Canada Sending Armed Bell 412s to AfghanistanDec 03, 2008 14:43 UTC by Defense Industry Daily staff
In December 2005, “Canada Purchases $200M in Equipment for Operation ARCHER in Afghanistan” noted the issues created by Canada’s complete lack of integrated in-theater battlefield helicopter support. Events since that date have been instructive.
That complete lack of helicopters eventually became a large political problem. When the January 2008 Manley Report [PDF] was delivered to Parliament, it effectively made Canada’s continued military presence in Afghanistan contingent on fielding an adequate solution by February 2009. Canada’s delayed CH-47F Chinook buy wouldn’t arrive quickly enough, so the government wound up buying 6 used CH-47Ds from the US Army in August 2008 – more than 2 years after calls for exactly that course of action had begun.
Those helicopters will still need escorts, however, and so will some convoys. Meanwhile, allied AH-64 Apaches or Mi-24 Hinds are in high demand, and are not always available. A September 2006 article from the CASR think tank had suggested turning Canada’s CH-146 Griffon/ Bell 412 helicopters into light armed reconnaissance helicopters, making a virtue of necessity given the type’s limited carrying capacity in hot and high altitude conditions.
In fall 2007, however, the (appointed) Liberal Party Senator Colin Kenny was ridiculed by Canada’s defense minister for suggesting the very same thing.
Sen. Kenny wanted to the Griffons to act as surveillance choppers, and to haul some light supplies and troops. The Ottawa Citizen’s David Pugliese reports that:
“The Air Force responded that the Griffons couldn’t operate in Kandahar’s high altitude and heat.
“It is unfortunate that Senator Kenny doesn’t know his facts,” stated Mr. MacKay’s office. “There is no intent to deploy the Griffon to Afghanistan…”
In February 2008, however, the Canadian government issued a MERX solicitation for Dillon Aero’s 6-barrel, 7.62mm M134D minigun. The M134D is an improved M134/GAU-2 with new pintle mounts, including a ‘Huey’ mount for helicopters like the Canadian Forces’ CH-146 Griffon. This is very likely to be the helicopters’ sole armament, but its accuracy and high volume of fire may be enough for escort duties in Afghanistan.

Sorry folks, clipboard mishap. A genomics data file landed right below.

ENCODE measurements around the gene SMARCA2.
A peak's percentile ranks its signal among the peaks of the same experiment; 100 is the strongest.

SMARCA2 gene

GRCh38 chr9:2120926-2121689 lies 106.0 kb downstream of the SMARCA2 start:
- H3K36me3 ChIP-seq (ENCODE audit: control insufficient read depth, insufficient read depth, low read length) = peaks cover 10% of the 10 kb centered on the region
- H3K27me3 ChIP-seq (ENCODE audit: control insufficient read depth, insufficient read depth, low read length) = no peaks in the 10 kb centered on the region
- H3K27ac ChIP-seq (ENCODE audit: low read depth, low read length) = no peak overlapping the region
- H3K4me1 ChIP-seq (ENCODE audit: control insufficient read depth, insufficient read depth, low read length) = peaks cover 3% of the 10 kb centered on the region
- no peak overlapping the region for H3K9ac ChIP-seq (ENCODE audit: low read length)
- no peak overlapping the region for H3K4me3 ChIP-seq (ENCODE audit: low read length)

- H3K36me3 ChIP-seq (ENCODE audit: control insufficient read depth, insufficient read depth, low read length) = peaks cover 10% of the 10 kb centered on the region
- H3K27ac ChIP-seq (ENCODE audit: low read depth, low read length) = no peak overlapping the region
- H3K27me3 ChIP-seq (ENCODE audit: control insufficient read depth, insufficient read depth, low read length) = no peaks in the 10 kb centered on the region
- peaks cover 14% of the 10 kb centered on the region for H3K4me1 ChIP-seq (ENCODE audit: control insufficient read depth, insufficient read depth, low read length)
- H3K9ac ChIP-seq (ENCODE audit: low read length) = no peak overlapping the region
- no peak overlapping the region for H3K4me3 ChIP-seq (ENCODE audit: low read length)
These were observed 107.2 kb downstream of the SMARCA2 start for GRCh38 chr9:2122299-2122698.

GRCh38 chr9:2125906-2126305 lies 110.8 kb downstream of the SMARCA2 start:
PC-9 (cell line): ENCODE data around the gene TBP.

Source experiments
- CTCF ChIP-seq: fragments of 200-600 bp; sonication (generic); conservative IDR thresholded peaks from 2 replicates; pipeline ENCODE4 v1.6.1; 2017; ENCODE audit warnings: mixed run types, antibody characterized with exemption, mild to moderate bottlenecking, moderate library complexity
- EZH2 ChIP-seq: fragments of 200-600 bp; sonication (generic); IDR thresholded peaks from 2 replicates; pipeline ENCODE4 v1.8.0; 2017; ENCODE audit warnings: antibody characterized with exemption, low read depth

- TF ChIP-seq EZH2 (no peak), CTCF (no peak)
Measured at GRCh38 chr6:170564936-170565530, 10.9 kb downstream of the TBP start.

In July 2008, “INGRESS: New Eyes for Canada’s Griffon Helicopters” covered the next step in that process: day/night sensor turrets, some of which would have “escort” (i.e. laser targeting and ranging) capabilities, to be fitted to existing CH-146 side mounts.
On Nov 26/08, Canadian defense minister Peter MacKay announced that 8 CH-146 Griffon helicopters from 408 Tactical Helicopter Squadron based in Edmonton, Alberta will be deployed to Afghanistan in early 2009 as part of the Joint Task Force Afghanistan (JTFA) – Air Wing, alongside CH-147D Chinook helicopters and Heron UAVs. Another 6 chartered civilian Mi-8 helicopters are expected to round out the force.
This episode reiterates a number of oft re-learned lessons for the military procurement field:
# Battlefield helicopter support is a requirement for any significant combat deployment, and adequate numbers must be present in inventory beforehand. Both Canada and Britain have experienced significant issues with this on the front lines of the current war.
# Flexibility and “good enough” solutions, implemented and fielded quickly to the fighting front lines, are better than waiting for an ideal solution.
# Defense debates where reformers clash with “professional opinion” should not be dismissed merely by virtue of that clash; the argument must still be joined, and justified.
July 6/09: A Canadian CH-146 Griffon helicopter crashes during take-off at a Forward Operating Base in Tarnak Va Jaldak, Zabul Province, northeast of Kandahar City. “An ISAF soldier” and 2 Canadian soldiers were killed, 2 more Canadian soldiers were injured but have since returned to duty, and another Canadian soldier is in stable condition in hospital.
An investigation will follow, but it has been announced that enemy fire did not cause this incident. DND release.